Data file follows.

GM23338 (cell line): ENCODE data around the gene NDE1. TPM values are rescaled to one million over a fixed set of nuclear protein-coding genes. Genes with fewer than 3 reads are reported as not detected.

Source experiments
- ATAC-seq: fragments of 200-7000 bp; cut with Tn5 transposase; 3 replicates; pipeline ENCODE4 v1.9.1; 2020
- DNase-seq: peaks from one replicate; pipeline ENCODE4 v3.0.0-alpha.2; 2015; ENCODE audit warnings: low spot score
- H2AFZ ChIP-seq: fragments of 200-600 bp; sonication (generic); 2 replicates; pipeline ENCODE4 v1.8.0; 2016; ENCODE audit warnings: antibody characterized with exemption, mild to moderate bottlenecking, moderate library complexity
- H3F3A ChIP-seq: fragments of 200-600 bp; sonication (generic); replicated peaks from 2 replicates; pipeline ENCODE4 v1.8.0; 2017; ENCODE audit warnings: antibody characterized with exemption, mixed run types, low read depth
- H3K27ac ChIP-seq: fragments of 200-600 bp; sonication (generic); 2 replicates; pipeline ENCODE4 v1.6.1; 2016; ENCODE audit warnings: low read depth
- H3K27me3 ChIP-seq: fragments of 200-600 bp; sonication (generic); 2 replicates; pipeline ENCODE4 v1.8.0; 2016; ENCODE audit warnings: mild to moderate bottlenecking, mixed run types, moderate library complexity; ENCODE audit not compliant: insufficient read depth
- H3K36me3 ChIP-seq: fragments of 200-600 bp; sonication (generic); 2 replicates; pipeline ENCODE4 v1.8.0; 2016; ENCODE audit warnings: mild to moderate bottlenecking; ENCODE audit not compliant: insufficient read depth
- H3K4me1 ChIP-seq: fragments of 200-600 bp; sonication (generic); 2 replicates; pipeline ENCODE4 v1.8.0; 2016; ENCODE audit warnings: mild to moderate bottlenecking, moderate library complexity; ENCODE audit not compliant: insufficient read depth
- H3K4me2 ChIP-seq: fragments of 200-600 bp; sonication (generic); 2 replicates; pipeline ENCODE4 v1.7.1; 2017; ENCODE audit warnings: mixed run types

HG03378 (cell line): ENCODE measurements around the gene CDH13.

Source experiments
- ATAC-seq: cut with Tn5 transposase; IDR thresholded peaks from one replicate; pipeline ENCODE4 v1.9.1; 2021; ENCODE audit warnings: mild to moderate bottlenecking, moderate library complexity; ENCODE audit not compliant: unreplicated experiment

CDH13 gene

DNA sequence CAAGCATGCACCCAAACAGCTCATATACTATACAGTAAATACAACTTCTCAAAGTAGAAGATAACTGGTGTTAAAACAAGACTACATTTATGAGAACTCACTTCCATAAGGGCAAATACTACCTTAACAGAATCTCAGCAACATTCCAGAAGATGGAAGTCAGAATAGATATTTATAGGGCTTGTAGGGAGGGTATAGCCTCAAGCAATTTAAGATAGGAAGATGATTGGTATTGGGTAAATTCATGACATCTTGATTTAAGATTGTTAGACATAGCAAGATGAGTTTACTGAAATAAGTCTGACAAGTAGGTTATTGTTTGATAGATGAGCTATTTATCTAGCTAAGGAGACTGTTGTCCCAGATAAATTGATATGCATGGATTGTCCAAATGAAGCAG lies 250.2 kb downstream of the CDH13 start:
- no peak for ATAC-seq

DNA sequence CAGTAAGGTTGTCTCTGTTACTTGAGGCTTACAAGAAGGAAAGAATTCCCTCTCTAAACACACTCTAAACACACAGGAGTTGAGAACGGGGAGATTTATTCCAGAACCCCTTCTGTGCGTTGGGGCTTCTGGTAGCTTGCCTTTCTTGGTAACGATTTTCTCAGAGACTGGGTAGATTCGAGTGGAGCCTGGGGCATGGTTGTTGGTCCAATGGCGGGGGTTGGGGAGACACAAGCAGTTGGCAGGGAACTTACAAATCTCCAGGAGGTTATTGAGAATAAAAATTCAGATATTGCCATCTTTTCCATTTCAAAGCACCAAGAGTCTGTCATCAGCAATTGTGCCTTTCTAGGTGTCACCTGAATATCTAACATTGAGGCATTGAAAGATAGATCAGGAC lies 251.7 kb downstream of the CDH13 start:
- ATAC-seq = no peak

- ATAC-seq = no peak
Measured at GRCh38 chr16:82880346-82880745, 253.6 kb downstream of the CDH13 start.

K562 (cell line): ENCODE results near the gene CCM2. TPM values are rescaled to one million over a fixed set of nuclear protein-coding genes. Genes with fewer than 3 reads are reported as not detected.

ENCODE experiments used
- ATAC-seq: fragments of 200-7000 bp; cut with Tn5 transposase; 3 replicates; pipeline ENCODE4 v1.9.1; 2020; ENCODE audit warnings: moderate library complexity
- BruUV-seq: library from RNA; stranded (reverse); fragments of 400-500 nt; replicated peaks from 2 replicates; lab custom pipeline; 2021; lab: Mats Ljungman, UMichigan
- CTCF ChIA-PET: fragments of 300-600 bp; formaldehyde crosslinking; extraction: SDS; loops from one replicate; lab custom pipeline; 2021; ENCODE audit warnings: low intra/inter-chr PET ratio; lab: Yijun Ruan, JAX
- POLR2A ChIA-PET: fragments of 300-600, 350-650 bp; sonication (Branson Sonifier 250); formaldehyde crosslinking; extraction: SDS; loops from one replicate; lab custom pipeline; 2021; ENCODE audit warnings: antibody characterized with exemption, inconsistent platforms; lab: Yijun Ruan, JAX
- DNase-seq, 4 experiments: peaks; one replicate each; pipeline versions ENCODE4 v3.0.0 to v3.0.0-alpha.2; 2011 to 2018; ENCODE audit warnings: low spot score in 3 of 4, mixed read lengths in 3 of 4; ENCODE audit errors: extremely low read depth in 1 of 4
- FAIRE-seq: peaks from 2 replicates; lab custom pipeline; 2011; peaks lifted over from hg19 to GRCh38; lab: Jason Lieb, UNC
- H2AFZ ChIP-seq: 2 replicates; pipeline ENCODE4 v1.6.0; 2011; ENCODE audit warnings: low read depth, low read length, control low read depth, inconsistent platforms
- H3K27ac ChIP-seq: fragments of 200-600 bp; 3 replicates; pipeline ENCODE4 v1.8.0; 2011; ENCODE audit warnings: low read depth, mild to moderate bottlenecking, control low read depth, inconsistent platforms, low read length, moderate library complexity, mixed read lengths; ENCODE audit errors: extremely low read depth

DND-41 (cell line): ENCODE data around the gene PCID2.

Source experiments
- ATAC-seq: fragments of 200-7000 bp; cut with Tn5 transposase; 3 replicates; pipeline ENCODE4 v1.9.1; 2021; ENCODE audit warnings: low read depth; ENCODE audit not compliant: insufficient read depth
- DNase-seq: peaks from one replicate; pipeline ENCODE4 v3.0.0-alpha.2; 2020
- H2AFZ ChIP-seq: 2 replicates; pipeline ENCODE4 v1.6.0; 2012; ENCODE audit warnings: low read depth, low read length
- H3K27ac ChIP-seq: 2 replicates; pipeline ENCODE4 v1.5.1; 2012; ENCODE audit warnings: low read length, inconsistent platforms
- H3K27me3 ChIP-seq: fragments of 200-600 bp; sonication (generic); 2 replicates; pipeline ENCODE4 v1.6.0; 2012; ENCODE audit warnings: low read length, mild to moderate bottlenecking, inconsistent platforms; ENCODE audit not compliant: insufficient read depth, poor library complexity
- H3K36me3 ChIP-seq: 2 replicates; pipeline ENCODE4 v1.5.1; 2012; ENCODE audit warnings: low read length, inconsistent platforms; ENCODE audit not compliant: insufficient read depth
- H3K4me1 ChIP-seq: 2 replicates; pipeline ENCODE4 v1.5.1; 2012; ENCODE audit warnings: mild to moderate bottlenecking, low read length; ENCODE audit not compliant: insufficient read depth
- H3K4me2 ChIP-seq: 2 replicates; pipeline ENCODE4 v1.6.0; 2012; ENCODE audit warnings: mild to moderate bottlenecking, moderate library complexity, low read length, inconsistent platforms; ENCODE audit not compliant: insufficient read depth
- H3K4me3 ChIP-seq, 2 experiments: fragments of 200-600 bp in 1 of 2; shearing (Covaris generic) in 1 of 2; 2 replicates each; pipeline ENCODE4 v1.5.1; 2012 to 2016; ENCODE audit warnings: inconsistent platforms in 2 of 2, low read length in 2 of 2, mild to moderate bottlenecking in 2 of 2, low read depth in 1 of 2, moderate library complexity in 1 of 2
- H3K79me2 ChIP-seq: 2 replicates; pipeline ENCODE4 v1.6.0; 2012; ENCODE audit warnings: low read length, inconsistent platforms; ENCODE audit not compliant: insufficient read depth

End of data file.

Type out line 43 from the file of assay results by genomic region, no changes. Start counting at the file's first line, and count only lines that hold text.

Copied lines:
- H3K79me2 ChIP-seq: 2 replicates; pipeline ENCODE4 v1.6.0; 2012; ENCODE audit warnings: low read length, inconsistent platforms; ENCODE audit not compliant: insufficient read depth